News & Information

Twitter and Trump, Art Forgery, Human Testing

Top of Mind with Julie Rose
  • Jun 1, 2020 8:00 pm
  • 1:44:14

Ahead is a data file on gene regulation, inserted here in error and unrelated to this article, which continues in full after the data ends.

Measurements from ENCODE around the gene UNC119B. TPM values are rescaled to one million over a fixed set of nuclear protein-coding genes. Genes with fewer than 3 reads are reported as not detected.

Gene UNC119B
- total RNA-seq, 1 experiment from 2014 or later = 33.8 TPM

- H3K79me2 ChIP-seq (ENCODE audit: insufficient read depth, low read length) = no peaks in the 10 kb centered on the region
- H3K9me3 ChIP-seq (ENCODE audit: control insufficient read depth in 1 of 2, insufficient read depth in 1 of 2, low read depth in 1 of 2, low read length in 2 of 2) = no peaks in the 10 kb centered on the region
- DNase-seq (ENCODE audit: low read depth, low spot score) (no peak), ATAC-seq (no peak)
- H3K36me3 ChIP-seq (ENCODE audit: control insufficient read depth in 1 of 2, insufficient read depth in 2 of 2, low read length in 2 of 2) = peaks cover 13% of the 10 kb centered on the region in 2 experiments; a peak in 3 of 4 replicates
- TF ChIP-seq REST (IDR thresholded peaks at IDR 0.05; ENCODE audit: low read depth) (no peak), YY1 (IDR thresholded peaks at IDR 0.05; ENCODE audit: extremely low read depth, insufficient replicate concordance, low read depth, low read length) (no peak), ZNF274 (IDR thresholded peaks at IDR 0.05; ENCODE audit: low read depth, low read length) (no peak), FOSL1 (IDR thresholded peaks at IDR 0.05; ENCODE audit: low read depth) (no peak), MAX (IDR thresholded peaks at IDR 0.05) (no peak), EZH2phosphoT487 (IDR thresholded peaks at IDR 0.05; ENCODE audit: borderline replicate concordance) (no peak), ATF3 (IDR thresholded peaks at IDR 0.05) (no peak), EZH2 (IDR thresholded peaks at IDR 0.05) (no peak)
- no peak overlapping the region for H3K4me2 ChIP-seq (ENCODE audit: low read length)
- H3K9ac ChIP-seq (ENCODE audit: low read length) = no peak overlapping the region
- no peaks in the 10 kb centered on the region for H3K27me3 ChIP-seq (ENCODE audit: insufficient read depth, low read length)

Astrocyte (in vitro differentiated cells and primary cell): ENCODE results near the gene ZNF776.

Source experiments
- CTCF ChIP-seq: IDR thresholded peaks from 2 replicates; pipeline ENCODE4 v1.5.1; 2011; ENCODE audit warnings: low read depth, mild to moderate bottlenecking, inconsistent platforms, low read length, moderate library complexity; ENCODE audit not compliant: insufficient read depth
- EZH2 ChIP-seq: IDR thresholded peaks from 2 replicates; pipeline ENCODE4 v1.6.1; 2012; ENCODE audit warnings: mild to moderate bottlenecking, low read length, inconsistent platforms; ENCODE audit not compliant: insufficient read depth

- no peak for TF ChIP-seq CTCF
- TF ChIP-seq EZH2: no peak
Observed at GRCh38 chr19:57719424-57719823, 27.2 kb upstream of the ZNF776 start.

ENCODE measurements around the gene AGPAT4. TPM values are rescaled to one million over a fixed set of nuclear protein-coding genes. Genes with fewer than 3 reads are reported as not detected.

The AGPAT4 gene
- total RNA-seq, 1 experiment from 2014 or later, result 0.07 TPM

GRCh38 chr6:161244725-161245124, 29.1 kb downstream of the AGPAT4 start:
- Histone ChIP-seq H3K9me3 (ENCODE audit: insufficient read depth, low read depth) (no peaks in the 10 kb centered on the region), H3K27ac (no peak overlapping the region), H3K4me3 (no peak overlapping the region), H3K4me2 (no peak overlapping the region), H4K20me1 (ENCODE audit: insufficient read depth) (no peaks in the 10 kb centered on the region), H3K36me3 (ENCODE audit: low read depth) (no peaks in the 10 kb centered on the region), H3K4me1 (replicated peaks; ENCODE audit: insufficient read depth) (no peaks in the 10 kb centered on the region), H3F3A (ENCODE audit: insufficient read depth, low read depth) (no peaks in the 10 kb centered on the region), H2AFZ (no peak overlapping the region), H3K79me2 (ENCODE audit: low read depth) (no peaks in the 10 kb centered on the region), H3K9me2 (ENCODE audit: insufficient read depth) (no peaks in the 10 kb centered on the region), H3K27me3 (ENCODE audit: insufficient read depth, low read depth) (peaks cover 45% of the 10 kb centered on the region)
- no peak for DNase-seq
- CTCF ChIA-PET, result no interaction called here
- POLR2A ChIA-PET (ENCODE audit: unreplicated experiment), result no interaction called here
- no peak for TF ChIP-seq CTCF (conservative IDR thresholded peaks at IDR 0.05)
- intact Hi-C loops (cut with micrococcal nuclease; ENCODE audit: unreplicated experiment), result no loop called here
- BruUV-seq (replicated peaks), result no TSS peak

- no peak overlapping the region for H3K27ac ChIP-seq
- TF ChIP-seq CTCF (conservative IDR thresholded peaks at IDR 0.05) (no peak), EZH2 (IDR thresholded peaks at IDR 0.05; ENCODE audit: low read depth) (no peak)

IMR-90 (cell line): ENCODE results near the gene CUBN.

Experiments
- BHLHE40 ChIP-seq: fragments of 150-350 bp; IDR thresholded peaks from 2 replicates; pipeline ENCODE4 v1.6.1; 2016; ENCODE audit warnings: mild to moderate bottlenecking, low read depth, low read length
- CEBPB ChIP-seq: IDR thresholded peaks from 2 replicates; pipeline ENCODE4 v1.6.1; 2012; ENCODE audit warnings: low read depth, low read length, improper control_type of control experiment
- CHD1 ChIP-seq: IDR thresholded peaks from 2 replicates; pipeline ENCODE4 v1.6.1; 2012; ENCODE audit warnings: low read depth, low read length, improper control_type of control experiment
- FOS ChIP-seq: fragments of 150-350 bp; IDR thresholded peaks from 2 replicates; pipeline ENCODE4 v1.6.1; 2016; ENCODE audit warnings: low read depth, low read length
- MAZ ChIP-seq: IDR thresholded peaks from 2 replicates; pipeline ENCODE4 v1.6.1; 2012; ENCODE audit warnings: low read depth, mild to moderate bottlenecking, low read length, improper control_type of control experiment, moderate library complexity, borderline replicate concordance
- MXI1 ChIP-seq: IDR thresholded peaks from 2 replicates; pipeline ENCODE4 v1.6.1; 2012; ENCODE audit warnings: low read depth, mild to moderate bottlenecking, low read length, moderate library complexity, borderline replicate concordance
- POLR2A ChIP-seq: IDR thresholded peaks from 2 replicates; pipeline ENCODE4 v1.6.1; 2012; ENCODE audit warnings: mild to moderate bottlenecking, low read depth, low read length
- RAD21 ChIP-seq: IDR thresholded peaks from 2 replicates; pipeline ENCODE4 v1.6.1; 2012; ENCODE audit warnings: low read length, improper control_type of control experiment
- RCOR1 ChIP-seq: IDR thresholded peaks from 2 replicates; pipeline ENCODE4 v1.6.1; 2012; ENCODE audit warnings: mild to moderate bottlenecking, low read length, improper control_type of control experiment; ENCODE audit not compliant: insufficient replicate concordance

President Trump Takes Aim at Social Media (0:33) Guest: Kate Klonick, Assistant Professor of Law, St. John’s University School of Law “When the looting starts, the shooting starts.” President Trump tweeted that ominous line on Friday morning in reference to protests turning violent in Minneapolis. He’s since said he didn’t know it was a phrase used by white supremacists during the Civil Rights movement. Regardless, Twitter determined that the President’s words violated its rules against “glorifying violence” and placed a warning on it. It was the first time Twitter’s done that on a tweet from President Trump. And days earlier, Twitter had placed a fact-checking notice on some of the President’s tweets about voting by mail. That too, was a first. So, on Friday, President Trump issued an executive order intending to punish social media sites he says unfairly target his free speech and other Republican voices. New Method of Dehydrating Blood to Improve Shelf Life (19:49) Guest: Jonathan Kopechek, Professor of Bioengineering, University of Louisville School of Engineering If you’ve ever given blood, you’re probably now on the email distribution list for the organization you donated through and get frequent requests to come in and give again. That’s because a pint of blood expires after about six weeks in a refrigerator and so far there’s no alternative to donated human blood for treating a very sick person in need of a transfusion. If only freeze-drying were possible. Then blood could be stored at room temperature for much longer – just think how that could be helpful for war zones and even astronauts in space. Former Art Forger Now Sells His Fakes as Reproductions (34:25) Guest: Ken Perenyi, Art Forger, Author of “Caveat Emptor: The Secret Life of an American Art Forger” For decades, until about 1998, American painter Ken Perenyi copied famous artists and passed his fakes off as the real thing. Some even ended up in fine art auction catalogs at Christie’s and Sotheby’s. They’re undoubtedly still hanging on the walls of galleries and art collectors around the world. But after the FBI came knocking, Perenyi decided to go legit. He still paints fakes, but he sells them as fakes – doesn’t try to pass them off as real. Which begs the question, why would anyone knowingly buy a fake? Rewriting the Timeline of Indigenous History in America (52:48) Guest: Sturt Manning, Professor of Archaeology, Cornell University  Pretty much everything we know about what was going on in North America before the British colonies were founded comes from the travelogues of European explorers like Christopher Columbus, Ponce De Leon, Jacques Cartier. Historians and archaeologists have used the reports of those explorers to piece together the history of indigenous people who were already in North America in the 1500 and 1600s. So, the problem here is that we’ve written the history of indigenous people through the lens of the colonizers. And now more scientific techniques – like carbon dating – are revealing just how wrong that history is. Human Challenge Trials for the COVID-19 Vaccine (1:07:37) Guest: Matthew Memoli, MD, Director of the Laboratory of Infectious Diseases Clinical Studies Unit, National Institute of Allergy and Infectious Diseases Would you be willing to get intentionally infected with the virus that causes COVID-19 if it would speed up development of a vaccine? An initiative called “1 Day Sooner” has already found 25,000 people willing to get sick for science. And crazy as it sounds, it’s not entirely unusual for healthy humans to be voluntarily infected with a virus in vaccine research. The National Institute of Allergy and Infectious Diseases has been doing it with influenza virus for about ten years. Parent Previews (1:22:03) Guest: Kirsten Hawkes, Kirsten talks about movies that celebrate families.